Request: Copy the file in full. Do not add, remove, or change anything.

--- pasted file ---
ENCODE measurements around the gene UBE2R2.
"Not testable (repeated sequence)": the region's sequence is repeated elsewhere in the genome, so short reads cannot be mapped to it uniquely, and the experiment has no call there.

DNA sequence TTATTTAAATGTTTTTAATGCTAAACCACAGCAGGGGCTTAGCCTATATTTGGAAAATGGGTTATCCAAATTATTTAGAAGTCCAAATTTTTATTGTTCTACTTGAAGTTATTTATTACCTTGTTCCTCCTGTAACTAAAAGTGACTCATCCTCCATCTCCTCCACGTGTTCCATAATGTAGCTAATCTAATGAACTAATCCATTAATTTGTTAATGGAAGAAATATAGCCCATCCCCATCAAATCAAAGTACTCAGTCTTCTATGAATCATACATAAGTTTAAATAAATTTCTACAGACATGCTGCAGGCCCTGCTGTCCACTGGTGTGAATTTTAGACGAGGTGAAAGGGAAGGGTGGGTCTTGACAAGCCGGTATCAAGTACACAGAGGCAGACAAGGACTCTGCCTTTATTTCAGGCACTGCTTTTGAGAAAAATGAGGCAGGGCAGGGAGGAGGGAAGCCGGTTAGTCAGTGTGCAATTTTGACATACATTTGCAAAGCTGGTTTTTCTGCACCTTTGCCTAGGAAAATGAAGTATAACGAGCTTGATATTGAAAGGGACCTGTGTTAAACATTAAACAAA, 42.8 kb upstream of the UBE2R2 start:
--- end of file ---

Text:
ENCODE measurements around the gene UBE2R2.
"Not testable (repeated sequence)": the region's sequence is repeated elsewhere in the genome, so short reads cannot be mapped to it uniquely, and the experiment has no call there.

DNA sequence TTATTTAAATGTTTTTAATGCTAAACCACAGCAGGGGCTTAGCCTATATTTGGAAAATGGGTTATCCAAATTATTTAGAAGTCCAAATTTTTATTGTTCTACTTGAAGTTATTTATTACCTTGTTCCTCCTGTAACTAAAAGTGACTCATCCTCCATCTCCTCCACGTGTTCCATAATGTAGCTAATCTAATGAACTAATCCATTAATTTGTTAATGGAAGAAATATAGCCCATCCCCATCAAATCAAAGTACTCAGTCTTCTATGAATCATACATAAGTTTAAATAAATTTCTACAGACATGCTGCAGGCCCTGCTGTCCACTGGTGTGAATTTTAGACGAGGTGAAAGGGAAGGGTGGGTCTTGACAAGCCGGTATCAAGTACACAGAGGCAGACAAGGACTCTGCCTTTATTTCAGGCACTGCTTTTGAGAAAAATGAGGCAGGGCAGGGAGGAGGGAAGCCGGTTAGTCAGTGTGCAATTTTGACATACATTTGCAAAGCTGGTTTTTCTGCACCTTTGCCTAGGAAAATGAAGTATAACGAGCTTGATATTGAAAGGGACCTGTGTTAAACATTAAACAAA, 42.8 kb upstream of the UBE2R2 start: